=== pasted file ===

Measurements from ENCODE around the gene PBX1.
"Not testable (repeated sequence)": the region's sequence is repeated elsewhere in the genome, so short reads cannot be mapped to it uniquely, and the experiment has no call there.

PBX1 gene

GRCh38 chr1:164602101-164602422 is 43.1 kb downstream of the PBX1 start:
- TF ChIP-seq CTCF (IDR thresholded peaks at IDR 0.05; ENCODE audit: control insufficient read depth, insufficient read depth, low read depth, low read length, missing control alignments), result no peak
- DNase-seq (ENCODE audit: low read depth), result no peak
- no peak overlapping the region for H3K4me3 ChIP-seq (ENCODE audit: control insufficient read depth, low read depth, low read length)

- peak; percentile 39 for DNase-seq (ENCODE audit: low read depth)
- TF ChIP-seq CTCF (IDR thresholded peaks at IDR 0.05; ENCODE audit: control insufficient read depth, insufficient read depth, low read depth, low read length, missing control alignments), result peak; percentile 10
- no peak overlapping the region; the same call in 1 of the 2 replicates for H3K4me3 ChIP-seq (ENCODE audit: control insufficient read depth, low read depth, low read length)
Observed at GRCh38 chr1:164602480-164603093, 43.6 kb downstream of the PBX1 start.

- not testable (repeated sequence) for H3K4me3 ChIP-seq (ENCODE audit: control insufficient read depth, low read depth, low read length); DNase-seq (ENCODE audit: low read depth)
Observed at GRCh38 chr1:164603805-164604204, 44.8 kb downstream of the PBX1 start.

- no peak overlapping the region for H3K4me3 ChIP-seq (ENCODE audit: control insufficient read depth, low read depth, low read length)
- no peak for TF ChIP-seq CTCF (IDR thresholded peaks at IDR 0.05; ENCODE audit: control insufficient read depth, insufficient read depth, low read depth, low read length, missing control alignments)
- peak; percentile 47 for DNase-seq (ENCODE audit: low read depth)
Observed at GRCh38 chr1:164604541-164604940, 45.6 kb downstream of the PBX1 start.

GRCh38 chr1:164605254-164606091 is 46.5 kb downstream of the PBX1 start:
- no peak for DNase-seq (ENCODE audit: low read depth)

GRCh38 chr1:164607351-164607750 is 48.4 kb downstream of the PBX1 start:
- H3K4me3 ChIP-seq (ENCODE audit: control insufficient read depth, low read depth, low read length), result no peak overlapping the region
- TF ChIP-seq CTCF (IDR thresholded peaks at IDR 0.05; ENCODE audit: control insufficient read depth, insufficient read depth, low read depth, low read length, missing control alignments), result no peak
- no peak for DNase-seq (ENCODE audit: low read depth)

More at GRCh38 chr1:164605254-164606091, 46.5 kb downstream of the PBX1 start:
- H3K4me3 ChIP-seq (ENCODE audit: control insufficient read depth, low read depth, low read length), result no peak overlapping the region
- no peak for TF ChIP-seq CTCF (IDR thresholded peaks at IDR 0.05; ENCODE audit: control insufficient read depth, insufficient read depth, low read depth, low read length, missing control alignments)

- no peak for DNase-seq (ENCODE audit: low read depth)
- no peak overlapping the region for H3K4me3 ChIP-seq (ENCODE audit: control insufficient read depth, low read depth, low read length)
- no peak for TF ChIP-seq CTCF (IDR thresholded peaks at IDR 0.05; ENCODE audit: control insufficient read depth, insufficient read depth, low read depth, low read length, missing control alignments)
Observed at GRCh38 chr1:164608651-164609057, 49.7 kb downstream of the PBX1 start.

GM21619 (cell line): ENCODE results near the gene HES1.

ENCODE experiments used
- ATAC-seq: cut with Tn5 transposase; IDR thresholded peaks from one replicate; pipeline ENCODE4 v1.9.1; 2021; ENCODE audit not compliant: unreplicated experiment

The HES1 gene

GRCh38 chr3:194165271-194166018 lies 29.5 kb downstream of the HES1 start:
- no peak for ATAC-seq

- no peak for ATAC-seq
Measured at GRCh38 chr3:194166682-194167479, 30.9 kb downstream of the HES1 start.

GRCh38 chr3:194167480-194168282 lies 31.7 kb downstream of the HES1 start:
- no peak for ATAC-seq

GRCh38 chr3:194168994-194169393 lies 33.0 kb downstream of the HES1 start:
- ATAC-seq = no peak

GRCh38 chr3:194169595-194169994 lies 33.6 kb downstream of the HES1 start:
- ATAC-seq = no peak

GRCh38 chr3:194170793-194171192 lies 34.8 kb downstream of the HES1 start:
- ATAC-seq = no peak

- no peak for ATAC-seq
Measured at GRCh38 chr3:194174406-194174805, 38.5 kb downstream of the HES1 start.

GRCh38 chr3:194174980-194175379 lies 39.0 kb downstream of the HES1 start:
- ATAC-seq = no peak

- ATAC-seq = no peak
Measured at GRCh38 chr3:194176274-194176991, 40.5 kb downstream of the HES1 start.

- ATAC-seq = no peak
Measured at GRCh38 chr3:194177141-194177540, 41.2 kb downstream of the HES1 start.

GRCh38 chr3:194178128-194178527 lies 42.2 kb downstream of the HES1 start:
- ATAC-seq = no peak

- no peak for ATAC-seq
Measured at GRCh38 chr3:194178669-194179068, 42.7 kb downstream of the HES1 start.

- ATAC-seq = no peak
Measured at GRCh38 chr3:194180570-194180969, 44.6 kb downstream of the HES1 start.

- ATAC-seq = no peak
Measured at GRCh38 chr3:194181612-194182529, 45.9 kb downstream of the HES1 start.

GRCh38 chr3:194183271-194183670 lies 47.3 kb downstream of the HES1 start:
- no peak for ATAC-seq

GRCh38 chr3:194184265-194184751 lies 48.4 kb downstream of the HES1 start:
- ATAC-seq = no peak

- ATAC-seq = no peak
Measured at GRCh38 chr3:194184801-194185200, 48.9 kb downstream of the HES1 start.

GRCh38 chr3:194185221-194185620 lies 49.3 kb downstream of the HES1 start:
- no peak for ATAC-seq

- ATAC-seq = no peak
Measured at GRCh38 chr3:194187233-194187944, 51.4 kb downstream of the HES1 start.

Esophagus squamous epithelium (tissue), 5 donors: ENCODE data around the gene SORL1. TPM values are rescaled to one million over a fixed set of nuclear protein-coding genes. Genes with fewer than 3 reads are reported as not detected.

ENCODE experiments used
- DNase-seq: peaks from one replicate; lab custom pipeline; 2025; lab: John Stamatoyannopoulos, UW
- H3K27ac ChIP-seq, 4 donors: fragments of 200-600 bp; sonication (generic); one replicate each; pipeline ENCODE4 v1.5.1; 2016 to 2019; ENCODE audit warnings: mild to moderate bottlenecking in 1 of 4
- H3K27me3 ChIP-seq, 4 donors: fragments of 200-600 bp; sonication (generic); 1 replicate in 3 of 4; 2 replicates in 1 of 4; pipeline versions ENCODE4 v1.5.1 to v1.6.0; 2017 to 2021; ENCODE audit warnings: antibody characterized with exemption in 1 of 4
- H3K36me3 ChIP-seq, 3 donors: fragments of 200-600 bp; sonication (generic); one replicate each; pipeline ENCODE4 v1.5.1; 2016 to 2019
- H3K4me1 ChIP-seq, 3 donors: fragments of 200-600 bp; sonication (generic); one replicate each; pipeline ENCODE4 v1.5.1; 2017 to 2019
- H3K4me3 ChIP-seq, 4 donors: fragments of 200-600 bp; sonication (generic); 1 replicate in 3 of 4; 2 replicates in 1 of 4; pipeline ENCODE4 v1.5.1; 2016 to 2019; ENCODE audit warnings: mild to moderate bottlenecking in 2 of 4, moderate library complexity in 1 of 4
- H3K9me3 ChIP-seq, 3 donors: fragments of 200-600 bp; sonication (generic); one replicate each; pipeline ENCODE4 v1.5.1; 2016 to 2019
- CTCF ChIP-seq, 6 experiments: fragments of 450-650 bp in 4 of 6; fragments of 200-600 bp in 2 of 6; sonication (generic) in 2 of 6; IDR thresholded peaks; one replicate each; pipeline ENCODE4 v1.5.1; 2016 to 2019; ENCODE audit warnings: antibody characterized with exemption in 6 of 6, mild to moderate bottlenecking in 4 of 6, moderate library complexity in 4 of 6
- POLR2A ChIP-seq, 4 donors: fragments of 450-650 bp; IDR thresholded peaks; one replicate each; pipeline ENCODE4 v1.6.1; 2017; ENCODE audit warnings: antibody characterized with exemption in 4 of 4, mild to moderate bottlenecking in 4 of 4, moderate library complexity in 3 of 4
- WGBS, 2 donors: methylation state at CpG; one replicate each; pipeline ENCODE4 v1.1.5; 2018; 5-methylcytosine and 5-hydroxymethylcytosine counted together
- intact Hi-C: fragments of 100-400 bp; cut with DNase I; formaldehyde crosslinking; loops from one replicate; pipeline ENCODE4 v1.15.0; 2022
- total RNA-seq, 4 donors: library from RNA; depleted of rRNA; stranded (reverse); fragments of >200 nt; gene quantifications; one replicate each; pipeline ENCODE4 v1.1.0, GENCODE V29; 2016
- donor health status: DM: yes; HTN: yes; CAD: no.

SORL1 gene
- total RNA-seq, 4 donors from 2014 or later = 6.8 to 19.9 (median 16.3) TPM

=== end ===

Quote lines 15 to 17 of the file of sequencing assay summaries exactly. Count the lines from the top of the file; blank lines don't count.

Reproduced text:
- no peak for TF ChIP-seq CTCF (IDR thresholded peaks at IDR 0.05; ENCODE audit: control insufficient read depth, insufficient read depth, low read depth, low read length, missing control alignments)
- peak; percentile 47 for DNase-seq (ENCODE audit: low read depth)
Observed at GRCh38 chr1:164604541-164604940, 45.6 kb downstream of the PBX1 start.